Education Dept. Seeks to Curb Student Loan Interest

The Education Department is preparing a raft of new rules for federal student loans that aims to expand access to various relief programs and undo changes made during the Trump administration.

The most far-reaching move would affect nearly all the tens of millions of people with federal student loans by limiting interest capitalization — which adds unpaid interest to the borrower’s principal, compounding the total amount owed. Under the Biden administration’s proposal, interest would no longer be capitalized when a borrower either starts repaying or defaults on a loan, as well as in certain other situations.

The Education Department is also planning changes to relief programs that benefit employees who work for the government and at many nonprofit organizations; disabled borrowers; and people who attended schools that closed abruptly or defrauded their students. The changes for defrauded students, in particular, would reverse restrictions imposed by Betsy DeVos, who tried to gut the aid program when she was the education secretary under President Donald J. Trump.

“We are committed to fixing a broken system,” Education Secretary Miguel A. Cardona said. “If a borrower qualifies for student loan relief, it shouldn’t take mountains of paperwork or a law degree to obtain it.”

The proposed changes will be open for public comment for 30 days, after which the department plans to finalize them so they can take effect in July 2023. The proposals include:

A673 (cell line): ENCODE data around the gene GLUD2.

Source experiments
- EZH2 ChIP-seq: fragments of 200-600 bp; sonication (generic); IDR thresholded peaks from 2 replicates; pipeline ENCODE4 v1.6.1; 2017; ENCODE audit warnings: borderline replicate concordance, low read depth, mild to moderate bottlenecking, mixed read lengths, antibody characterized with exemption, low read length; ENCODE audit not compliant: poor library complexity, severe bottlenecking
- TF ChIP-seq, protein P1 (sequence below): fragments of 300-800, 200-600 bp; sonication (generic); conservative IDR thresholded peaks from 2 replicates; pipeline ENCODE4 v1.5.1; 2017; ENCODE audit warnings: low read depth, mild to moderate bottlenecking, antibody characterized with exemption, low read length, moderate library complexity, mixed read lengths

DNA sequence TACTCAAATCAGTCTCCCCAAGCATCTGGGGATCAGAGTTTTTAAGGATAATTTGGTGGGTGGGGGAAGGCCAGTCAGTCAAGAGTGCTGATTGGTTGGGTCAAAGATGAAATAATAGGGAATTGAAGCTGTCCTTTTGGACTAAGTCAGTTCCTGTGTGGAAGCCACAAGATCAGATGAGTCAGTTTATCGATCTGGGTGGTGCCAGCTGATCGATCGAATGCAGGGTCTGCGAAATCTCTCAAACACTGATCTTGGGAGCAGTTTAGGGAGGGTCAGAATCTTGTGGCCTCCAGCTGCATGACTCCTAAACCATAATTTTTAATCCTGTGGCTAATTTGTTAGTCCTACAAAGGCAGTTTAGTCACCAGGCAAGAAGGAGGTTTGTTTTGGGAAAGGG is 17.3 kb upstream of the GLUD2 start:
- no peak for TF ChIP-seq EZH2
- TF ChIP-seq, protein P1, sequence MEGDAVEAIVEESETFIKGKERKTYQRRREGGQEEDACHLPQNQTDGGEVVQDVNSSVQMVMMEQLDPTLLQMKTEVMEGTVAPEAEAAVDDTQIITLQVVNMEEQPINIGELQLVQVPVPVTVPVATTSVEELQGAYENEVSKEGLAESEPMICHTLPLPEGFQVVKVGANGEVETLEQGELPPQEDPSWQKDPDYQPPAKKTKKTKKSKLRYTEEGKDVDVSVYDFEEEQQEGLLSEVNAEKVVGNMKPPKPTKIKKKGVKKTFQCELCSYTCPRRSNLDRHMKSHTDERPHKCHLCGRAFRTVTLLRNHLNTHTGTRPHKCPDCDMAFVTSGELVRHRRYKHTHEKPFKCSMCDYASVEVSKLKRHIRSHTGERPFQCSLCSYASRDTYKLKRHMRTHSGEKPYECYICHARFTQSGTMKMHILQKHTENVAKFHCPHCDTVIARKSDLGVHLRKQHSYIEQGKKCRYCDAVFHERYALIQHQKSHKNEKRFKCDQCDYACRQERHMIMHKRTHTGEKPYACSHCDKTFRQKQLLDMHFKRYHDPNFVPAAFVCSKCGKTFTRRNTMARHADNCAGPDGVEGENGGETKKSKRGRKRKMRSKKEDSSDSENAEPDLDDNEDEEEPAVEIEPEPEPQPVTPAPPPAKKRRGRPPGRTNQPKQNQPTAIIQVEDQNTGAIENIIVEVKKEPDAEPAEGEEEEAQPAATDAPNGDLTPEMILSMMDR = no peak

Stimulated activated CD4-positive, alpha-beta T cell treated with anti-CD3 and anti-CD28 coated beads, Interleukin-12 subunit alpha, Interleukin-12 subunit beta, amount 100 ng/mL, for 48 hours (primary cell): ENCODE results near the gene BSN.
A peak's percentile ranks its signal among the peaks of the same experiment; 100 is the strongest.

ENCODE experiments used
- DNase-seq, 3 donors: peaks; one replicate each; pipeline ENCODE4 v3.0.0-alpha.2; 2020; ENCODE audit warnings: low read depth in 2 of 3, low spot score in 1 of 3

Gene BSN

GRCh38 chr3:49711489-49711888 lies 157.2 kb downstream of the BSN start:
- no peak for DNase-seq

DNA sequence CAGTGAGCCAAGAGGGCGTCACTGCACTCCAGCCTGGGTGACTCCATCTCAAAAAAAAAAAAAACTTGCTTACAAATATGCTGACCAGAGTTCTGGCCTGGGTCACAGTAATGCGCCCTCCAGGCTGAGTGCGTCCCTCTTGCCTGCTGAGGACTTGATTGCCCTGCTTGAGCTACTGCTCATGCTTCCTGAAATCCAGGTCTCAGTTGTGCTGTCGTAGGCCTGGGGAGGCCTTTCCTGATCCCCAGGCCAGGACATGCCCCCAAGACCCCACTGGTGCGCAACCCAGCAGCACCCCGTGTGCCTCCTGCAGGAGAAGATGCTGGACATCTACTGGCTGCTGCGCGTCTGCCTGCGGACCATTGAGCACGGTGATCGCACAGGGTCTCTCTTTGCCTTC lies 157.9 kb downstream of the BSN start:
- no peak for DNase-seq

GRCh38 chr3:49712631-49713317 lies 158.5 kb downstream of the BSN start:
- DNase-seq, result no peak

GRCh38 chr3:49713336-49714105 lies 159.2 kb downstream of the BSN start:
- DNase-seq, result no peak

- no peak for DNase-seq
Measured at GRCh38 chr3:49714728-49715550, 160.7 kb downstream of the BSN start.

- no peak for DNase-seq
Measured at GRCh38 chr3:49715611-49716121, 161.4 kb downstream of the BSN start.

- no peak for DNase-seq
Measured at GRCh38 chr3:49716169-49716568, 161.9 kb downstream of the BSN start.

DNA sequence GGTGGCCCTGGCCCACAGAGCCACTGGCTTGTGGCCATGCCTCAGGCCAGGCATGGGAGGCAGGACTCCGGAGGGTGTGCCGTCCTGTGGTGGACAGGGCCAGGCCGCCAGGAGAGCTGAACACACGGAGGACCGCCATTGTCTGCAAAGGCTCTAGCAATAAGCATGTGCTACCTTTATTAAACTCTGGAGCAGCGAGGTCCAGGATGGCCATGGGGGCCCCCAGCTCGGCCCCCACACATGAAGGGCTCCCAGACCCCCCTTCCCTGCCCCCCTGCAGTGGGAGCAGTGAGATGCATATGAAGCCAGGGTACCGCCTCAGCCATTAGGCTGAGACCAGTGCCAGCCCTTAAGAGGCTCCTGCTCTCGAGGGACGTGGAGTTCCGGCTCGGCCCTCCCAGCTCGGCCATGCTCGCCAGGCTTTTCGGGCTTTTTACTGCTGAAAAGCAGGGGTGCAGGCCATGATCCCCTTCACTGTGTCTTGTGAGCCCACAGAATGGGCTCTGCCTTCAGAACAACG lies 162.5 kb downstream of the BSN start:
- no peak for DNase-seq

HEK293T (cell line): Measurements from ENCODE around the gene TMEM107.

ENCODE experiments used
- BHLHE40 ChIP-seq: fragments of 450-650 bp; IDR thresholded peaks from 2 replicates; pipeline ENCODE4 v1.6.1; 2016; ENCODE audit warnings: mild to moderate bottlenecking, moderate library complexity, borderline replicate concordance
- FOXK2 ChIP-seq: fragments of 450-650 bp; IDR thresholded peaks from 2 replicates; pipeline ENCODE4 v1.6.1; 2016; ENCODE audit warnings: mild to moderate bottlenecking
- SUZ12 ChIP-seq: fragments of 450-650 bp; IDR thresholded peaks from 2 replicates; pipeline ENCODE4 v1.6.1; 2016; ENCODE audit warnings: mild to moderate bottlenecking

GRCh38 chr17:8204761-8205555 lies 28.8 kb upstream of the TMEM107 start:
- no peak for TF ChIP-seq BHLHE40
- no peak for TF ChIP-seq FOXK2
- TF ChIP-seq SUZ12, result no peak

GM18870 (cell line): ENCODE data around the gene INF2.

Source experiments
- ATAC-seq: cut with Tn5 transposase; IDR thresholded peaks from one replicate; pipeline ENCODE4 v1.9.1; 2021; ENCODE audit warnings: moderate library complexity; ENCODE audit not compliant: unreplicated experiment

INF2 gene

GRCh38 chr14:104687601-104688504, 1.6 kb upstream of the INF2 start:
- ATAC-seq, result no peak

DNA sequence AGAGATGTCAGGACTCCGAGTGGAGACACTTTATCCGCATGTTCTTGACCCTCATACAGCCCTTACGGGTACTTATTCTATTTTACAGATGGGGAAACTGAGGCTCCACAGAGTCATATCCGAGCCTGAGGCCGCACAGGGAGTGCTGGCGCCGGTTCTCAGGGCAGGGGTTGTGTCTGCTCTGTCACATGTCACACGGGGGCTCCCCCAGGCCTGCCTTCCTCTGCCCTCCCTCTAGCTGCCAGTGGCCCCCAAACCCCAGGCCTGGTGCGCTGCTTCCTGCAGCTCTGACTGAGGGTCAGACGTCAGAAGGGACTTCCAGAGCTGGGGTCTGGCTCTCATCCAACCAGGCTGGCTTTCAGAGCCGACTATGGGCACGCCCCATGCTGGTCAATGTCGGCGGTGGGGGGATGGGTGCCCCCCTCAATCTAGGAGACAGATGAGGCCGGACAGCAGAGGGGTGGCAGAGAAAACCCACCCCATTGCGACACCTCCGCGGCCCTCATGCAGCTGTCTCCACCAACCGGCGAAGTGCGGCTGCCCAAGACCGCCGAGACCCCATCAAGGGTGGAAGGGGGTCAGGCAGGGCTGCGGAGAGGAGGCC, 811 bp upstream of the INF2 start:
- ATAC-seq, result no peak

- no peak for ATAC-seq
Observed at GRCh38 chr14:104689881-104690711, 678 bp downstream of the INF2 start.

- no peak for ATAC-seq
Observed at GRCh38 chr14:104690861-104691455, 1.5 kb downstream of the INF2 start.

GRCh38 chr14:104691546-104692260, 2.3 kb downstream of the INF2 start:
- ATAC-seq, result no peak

• More generous standards for borrowers seeking relief on fraud claims;

  • A prohibition on mandatory arbitration agreements that prevent borrowers from suing schools that misled them;

  • Expanded eligibility and streamlined requirements for loan forgiveness for people who are permanently disabled;

  • A provision that would allow public service workers to get credit toward loan forgiveness for months that their loans were deferred because of cancer treatment, economic hardship or service in AmeriCorps, the National Guard or the Peace Corps.

President Biden faces heavy pressure from borrowers and progressive Democrats to reform the $1.6 trillion federal student loan system.

He has said he is considering using an executive action to fulfill his campaign promise to eliminate $10,000 per borrower in debt, but high inflation and political concerns have left him leery of doing so. Mr. Biden has promised to make a decision before the expiration of a pause on loan payments, which was imposed to provide relief during the pandemic. The pause is scheduled to expire next month.

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